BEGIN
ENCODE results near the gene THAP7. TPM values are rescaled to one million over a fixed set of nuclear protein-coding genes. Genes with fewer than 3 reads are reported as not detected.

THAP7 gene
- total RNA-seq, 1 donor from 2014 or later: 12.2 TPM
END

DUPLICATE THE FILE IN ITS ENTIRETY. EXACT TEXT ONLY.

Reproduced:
ENCODE results near the gene THAP7. TPM values are rescaled to one million over a fixed set of nuclear protein-coding genes. Genes with fewer than 3 reads are reported as not detected.

THAP7 gene
- total RNA-seq, 1 donor from 2014 or later: 12.2 TPM